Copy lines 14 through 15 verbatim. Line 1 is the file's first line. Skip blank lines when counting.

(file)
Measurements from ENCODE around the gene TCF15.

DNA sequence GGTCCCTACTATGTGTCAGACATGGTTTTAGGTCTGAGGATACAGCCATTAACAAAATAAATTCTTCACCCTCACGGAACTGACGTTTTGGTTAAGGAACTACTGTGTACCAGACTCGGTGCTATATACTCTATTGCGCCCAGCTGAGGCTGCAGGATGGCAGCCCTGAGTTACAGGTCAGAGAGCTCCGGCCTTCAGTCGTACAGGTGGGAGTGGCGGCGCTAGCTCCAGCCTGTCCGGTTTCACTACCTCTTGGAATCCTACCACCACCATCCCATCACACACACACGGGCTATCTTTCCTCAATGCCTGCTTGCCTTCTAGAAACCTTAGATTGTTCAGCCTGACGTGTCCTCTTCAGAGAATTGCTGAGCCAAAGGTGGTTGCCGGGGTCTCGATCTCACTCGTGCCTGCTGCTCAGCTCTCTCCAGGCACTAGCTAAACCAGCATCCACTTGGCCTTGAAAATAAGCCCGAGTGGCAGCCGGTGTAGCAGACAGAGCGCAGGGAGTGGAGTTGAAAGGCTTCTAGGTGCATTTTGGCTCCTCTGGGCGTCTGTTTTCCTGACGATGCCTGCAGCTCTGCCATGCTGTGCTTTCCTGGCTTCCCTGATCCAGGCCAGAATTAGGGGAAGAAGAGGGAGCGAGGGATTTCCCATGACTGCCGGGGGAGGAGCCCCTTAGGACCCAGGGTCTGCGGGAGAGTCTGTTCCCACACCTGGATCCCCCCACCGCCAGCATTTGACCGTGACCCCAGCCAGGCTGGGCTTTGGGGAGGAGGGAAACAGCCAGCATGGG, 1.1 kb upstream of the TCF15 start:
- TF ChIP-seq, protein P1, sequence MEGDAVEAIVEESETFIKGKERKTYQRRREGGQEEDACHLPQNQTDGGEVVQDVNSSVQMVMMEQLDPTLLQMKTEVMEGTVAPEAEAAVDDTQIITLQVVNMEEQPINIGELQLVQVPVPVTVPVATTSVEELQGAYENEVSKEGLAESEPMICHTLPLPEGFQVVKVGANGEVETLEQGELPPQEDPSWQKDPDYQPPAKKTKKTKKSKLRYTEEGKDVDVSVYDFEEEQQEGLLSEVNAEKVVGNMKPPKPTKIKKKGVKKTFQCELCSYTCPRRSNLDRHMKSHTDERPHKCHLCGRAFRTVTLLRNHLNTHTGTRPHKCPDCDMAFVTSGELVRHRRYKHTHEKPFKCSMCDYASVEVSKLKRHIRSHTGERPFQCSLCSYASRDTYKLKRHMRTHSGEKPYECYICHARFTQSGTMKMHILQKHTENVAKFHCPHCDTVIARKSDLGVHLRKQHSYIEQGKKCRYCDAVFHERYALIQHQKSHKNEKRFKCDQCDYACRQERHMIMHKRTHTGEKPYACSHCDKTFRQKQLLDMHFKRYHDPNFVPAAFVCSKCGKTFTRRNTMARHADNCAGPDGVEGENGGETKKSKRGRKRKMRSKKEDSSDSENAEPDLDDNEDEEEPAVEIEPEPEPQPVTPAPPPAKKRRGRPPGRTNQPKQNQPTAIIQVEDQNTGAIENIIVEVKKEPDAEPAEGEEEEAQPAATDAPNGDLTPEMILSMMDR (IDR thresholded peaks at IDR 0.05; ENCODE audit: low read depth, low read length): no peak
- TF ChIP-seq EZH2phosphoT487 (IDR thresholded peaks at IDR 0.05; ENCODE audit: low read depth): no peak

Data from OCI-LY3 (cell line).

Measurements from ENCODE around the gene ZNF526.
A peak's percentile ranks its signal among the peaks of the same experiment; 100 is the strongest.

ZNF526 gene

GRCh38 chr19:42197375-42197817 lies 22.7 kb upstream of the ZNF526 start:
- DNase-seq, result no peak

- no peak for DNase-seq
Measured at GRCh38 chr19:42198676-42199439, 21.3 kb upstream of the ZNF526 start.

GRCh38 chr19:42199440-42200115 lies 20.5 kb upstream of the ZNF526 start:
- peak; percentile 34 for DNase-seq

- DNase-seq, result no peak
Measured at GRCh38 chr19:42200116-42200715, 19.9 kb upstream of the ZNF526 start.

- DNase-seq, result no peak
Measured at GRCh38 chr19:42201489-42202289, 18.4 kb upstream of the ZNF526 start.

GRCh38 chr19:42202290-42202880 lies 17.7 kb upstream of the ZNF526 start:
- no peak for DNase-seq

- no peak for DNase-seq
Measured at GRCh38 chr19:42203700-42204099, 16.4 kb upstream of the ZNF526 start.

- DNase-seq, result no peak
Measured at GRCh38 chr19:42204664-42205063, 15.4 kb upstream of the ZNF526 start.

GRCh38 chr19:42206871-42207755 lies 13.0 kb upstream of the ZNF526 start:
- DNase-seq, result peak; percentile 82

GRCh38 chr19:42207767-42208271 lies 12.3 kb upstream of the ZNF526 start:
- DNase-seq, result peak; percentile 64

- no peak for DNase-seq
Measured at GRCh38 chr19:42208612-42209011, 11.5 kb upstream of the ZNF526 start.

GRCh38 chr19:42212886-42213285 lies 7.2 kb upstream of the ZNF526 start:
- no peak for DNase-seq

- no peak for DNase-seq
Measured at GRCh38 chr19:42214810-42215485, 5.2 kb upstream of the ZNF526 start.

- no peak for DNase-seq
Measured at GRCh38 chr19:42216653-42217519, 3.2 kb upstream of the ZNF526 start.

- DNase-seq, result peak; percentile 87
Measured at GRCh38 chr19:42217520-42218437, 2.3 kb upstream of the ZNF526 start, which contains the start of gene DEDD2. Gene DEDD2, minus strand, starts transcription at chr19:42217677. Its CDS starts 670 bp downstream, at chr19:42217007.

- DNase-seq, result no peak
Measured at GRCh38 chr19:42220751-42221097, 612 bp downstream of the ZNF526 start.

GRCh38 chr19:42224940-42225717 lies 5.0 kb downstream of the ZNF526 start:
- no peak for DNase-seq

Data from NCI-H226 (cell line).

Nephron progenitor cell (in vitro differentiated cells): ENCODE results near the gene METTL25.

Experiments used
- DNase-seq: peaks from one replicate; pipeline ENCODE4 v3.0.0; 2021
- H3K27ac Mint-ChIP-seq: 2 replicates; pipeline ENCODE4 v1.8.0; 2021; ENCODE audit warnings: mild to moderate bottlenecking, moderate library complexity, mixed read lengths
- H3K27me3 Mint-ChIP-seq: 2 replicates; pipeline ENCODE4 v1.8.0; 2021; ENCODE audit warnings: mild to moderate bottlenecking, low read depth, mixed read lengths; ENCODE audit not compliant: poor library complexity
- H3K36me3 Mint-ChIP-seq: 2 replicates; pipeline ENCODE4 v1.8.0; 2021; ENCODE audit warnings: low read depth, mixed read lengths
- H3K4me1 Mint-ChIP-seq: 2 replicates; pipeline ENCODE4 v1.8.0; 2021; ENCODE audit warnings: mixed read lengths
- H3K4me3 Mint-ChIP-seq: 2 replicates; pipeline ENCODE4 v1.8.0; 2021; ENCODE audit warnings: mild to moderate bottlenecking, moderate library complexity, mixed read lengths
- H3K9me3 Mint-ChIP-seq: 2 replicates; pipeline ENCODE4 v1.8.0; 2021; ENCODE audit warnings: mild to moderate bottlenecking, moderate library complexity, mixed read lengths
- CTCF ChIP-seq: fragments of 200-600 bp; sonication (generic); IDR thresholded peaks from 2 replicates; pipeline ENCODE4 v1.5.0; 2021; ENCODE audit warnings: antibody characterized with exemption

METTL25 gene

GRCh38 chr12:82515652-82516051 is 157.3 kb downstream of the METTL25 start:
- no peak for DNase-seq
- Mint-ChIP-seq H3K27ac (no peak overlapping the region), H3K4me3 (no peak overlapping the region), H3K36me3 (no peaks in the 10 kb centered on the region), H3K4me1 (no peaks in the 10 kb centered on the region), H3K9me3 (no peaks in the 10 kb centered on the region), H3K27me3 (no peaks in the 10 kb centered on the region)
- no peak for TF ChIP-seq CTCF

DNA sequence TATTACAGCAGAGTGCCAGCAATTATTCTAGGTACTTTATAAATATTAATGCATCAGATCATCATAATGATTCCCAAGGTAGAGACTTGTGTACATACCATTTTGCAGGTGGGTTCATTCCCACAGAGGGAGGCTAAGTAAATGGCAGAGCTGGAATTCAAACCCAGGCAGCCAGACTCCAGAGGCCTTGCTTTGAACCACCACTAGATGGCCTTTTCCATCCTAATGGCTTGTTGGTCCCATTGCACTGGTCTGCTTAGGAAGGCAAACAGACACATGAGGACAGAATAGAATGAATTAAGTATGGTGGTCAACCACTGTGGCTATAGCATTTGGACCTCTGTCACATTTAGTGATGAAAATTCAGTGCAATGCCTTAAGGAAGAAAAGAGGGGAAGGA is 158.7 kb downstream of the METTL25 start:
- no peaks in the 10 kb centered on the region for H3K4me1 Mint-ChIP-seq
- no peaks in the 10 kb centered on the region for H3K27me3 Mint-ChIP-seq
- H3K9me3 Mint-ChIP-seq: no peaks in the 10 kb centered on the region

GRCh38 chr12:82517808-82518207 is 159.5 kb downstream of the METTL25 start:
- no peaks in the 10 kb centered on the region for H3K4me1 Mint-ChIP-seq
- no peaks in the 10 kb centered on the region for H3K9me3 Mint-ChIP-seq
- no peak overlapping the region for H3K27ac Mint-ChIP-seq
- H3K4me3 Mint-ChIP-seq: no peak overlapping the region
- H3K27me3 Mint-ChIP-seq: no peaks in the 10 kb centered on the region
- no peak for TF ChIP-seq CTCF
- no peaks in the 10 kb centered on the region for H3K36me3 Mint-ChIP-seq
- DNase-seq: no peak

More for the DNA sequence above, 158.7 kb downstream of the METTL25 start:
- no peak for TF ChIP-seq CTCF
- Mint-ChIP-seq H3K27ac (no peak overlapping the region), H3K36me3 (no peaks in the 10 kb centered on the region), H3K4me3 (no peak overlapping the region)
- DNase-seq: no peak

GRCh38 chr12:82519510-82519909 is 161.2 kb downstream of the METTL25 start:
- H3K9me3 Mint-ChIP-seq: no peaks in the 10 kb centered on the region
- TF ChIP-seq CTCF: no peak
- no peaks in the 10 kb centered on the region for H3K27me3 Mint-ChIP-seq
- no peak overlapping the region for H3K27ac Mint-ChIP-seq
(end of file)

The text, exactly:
- peak; percentile 34 for DNase-seq

- DNase-seq, result no peak